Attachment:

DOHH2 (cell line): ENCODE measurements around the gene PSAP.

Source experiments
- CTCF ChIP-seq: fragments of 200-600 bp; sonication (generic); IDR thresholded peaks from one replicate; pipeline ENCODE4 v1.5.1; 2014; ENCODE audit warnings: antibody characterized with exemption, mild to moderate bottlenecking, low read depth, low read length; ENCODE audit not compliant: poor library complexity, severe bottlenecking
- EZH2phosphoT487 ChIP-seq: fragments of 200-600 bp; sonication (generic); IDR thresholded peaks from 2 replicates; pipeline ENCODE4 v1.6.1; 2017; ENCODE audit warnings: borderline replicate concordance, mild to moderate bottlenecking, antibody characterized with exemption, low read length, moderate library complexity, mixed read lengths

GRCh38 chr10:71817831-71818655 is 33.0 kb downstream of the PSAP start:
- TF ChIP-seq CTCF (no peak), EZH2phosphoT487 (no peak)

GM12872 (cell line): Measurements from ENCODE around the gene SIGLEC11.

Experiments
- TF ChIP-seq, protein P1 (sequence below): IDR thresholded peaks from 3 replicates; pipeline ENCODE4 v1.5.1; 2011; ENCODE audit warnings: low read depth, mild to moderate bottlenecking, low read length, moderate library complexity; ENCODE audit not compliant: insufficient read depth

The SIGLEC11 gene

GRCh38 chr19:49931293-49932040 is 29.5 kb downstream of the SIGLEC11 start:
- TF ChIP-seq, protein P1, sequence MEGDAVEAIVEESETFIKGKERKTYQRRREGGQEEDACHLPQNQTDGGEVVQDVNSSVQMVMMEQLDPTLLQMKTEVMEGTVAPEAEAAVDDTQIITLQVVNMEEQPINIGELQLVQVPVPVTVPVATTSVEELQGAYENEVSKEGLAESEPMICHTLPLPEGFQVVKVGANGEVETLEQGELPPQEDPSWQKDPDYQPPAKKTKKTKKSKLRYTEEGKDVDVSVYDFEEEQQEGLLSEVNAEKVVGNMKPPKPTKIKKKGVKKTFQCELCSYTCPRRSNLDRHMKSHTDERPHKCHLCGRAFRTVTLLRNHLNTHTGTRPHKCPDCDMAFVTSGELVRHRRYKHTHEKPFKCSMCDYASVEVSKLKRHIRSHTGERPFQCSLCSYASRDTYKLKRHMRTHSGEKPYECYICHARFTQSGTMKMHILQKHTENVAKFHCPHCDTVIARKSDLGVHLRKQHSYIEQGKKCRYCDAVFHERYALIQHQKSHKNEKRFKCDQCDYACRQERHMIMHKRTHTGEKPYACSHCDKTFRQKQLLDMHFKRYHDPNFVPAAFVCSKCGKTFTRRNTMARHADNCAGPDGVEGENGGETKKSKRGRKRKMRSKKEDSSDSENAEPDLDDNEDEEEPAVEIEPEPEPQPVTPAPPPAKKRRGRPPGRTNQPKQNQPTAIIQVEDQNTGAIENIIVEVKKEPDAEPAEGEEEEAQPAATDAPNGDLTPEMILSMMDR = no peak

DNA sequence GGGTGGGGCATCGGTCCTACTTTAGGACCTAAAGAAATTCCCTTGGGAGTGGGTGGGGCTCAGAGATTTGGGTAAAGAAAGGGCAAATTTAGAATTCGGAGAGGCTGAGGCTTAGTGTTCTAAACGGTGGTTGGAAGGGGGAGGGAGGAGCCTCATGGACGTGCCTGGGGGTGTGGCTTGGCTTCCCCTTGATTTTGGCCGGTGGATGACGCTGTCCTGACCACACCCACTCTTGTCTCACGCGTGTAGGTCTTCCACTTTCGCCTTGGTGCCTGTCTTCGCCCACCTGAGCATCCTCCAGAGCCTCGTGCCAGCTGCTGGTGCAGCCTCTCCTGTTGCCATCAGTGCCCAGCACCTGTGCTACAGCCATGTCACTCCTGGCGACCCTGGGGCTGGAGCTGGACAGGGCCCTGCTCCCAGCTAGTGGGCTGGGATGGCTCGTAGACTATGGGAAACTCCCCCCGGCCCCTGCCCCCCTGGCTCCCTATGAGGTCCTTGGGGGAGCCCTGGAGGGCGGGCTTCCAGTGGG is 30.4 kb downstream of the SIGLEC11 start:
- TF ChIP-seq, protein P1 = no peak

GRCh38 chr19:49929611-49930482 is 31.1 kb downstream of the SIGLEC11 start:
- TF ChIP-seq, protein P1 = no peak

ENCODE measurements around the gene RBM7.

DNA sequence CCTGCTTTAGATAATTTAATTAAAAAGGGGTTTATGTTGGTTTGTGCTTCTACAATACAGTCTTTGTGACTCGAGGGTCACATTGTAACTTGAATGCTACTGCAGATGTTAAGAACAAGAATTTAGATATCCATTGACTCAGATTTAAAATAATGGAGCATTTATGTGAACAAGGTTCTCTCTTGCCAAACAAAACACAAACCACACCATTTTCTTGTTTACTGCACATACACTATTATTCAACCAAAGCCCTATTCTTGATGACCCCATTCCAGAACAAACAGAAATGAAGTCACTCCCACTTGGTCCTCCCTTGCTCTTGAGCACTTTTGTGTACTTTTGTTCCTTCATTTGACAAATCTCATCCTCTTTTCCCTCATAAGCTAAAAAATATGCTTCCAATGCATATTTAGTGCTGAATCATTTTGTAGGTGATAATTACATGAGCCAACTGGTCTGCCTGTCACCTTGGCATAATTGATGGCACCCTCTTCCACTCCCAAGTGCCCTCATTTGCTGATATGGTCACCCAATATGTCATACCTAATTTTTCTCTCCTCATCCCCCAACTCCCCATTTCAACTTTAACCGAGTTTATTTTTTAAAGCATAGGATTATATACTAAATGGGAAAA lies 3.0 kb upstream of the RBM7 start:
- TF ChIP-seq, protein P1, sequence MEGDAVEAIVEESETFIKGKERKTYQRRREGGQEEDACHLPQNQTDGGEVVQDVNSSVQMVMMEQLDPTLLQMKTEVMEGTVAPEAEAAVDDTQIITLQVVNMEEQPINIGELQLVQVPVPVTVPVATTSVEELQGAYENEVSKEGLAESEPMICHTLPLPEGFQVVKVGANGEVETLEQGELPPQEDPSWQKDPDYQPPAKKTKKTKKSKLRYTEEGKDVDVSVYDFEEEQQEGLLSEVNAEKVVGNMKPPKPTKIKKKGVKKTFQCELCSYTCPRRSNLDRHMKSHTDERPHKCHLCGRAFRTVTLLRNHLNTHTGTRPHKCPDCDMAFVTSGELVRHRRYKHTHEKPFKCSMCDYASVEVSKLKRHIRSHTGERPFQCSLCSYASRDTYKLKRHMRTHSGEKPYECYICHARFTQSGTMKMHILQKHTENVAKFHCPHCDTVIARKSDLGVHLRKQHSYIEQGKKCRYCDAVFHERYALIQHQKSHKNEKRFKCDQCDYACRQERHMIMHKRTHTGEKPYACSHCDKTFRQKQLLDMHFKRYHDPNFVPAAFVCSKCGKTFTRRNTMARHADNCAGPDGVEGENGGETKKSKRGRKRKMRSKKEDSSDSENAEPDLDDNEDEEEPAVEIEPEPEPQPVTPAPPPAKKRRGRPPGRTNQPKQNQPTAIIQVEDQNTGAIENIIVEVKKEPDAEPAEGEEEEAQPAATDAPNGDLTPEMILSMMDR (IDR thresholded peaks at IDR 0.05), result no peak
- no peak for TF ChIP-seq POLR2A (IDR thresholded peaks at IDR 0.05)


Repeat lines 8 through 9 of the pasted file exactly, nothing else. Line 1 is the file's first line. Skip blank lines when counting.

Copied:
Experiments
- TF ChIP-seq, protein P1 (sequence below): IDR thresholded peaks from 3 replicates; pipeline ENCODE4 v1.5.1; 2011; ENCODE audit warnings: low read depth, mild to moderate bottlenecking, low read length, moderate library complexity; ENCODE audit not compliant: insufficient read depth